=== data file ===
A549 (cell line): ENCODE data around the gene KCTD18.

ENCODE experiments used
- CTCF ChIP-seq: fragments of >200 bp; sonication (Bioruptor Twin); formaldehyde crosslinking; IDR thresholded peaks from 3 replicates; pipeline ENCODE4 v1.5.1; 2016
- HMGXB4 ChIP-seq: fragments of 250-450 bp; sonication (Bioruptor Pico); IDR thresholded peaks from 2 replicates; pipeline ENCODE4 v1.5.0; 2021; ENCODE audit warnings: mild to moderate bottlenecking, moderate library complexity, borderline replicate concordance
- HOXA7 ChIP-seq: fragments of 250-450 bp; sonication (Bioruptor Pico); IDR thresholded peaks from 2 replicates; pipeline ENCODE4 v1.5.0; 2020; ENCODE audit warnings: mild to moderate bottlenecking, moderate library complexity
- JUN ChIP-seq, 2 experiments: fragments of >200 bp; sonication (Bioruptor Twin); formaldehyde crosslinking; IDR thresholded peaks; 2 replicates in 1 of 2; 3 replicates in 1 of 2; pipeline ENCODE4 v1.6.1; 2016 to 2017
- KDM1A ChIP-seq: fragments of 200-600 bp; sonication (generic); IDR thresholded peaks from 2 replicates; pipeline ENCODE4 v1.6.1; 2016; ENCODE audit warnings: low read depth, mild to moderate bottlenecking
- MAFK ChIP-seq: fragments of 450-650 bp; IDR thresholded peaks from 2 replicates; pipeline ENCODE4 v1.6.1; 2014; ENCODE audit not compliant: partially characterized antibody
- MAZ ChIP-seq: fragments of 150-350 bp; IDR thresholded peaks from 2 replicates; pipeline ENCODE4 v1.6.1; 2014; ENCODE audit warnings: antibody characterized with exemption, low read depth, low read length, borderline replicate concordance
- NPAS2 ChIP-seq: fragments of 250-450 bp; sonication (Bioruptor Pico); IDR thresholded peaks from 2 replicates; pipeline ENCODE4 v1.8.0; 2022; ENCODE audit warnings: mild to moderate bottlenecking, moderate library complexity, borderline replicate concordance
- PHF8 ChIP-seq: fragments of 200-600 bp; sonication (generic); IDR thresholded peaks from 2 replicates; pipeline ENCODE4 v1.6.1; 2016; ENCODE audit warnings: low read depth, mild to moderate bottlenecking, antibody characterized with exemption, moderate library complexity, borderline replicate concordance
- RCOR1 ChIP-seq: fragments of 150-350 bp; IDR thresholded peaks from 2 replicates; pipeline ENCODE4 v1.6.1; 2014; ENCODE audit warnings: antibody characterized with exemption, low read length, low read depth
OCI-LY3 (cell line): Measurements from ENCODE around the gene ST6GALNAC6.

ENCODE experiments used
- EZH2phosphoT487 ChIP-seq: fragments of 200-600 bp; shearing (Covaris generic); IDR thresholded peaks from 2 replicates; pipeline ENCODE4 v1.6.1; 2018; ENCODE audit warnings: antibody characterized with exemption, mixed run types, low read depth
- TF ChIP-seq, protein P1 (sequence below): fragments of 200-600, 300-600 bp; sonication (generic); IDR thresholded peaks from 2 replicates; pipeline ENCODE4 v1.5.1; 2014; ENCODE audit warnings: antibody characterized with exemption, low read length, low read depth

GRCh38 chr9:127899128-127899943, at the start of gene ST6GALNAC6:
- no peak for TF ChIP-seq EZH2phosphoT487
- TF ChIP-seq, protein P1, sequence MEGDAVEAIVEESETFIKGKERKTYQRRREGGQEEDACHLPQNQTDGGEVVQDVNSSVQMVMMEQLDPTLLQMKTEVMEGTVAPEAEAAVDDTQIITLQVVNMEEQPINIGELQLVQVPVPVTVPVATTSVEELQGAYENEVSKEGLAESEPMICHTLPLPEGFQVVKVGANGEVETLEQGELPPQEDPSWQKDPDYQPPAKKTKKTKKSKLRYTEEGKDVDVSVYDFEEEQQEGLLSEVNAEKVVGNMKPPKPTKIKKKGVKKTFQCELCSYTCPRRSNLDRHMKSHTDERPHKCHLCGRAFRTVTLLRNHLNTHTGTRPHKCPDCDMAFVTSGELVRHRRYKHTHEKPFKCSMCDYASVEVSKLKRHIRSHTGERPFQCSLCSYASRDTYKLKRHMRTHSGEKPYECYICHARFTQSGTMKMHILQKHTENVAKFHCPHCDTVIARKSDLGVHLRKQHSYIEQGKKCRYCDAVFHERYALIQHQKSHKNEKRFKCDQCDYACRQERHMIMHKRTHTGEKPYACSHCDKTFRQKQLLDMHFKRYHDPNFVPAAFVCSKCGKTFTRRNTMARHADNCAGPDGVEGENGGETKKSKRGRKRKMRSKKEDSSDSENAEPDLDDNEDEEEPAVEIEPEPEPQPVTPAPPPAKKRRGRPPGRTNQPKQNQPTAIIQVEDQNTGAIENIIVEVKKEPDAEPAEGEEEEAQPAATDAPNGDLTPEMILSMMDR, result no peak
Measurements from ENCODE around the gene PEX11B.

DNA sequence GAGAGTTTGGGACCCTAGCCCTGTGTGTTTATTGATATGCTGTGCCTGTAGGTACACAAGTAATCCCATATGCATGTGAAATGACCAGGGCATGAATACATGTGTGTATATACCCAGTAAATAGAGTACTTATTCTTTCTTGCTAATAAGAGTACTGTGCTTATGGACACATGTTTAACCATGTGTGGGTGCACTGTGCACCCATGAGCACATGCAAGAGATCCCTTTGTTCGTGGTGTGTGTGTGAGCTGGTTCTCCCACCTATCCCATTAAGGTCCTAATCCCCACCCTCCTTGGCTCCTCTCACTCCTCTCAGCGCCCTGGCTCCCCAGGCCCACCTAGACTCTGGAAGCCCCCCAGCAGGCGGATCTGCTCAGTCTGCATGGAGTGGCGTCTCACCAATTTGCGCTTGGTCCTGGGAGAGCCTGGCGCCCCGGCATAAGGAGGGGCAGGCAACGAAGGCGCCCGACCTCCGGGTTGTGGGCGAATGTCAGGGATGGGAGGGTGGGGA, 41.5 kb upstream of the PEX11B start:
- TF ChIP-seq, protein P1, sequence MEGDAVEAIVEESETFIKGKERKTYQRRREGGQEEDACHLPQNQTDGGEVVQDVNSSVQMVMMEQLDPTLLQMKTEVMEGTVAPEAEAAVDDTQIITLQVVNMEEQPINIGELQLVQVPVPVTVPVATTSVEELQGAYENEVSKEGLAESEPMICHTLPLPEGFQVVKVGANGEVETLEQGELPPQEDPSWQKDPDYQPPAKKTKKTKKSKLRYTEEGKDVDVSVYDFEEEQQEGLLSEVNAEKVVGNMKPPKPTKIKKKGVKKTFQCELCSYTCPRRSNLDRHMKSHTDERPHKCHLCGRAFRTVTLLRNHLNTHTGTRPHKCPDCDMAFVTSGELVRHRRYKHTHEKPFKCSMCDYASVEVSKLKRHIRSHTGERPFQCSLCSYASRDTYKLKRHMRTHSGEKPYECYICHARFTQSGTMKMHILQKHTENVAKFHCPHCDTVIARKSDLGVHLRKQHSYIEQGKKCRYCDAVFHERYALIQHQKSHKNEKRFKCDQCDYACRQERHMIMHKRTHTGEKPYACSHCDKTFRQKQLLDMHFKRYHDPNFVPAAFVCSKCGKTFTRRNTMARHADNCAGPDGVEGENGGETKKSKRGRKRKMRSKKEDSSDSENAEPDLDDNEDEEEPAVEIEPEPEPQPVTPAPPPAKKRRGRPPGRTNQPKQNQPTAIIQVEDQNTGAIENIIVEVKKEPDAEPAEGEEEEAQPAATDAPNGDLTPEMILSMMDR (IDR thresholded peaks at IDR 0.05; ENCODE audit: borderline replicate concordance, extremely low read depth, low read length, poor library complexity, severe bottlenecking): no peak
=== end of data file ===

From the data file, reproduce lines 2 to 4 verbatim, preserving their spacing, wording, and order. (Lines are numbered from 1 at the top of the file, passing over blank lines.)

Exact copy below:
ENCODE experiments used
- CTCF ChIP-seq: fragments of >200 bp; sonication (Bioruptor Twin); formaldehyde crosslinking; IDR thresholded peaks from 3 replicates; pipeline ENCODE4 v1.5.1; 2016
- HMGXB4 ChIP-seq: fragments of 250-450 bp; sonication (Bioruptor Pico); IDR thresholded peaks from 2 replicates; pipeline ENCODE4 v1.5.0; 2021; ENCODE audit warnings: mild to moderate bottlenecking, moderate library complexity, borderline replicate concordance